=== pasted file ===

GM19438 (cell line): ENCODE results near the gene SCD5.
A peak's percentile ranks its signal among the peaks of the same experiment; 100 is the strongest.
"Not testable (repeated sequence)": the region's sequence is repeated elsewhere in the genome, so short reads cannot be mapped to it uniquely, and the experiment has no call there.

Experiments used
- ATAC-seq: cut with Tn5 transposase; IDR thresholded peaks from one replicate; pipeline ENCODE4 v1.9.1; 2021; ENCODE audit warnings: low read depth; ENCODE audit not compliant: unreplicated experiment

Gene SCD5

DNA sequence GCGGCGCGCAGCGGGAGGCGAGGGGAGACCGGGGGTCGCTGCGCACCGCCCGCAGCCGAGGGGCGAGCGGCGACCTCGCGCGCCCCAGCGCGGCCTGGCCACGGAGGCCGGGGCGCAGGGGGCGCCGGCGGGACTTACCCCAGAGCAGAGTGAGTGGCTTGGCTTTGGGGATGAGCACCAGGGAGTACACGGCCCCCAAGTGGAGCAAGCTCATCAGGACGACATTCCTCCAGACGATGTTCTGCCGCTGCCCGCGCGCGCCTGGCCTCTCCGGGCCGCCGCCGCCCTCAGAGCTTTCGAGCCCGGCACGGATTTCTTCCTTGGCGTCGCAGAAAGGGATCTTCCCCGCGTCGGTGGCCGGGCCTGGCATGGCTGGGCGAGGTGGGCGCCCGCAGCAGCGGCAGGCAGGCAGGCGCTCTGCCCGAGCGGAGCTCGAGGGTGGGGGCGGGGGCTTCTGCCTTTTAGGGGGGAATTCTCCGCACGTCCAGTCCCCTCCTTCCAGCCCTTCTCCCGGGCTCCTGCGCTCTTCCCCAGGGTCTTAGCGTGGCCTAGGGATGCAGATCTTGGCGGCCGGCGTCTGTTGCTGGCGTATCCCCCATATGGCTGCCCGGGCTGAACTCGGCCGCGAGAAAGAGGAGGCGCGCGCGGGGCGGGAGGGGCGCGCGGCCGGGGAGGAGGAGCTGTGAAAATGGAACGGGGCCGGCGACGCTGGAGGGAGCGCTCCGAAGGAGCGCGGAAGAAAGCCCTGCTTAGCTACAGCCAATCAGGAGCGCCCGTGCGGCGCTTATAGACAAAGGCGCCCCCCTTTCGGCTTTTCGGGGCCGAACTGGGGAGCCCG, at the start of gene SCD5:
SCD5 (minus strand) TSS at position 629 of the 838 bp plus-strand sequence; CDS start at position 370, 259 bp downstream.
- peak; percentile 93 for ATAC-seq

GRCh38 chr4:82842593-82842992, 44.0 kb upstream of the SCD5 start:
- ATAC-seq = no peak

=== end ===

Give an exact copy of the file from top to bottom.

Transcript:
GM19438 (cell line): ENCODE results near the gene SCD5.
A peak's percentile ranks its signal among the peaks of the same experiment; 100 is the strongest.
"Not testable (repeated sequence)": the region's sequence is repeated elsewhere in the genome, so short reads cannot be mapped to it uniquely, and the experiment has no call there.

Experiments used
- ATAC-seq: cut with Tn5 transposase; IDR thresholded peaks from one replicate; pipeline ENCODE4 v1.9.1; 2021; ENCODE audit warnings: low read depth; ENCODE audit not compliant: unreplicated experiment

Gene SCD5

DNA sequence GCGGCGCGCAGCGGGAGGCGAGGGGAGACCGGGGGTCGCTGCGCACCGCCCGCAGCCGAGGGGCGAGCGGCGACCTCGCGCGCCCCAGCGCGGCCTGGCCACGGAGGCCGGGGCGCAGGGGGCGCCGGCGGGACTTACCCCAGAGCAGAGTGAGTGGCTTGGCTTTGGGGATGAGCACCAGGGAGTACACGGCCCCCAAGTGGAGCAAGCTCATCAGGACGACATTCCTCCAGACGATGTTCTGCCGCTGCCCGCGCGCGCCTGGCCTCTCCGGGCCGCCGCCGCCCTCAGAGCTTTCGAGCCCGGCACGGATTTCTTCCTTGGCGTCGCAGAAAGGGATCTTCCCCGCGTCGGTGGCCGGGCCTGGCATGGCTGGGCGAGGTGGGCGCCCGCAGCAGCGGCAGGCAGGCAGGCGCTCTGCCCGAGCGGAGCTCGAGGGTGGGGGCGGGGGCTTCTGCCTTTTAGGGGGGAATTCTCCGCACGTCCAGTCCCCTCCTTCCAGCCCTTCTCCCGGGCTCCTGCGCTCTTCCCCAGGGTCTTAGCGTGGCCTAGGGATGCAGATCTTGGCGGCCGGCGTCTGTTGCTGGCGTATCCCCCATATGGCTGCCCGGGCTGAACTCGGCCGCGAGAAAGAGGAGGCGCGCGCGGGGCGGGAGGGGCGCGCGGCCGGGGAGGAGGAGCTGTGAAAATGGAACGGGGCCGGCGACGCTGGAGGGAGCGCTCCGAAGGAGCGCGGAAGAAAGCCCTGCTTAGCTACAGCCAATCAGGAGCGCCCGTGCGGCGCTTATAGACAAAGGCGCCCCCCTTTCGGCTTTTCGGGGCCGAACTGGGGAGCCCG, at the start of gene SCD5:
SCD5 (minus strand) TSS at position 629 of the 838 bp plus-strand sequence; CDS start at position 370, 259 bp downstream.
- peak; percentile 93 for ATAC-seq

GRCh38 chr4:82842593-82842992, 44.0 kb upstream of the SCD5 start:
- ATAC-seq = no peak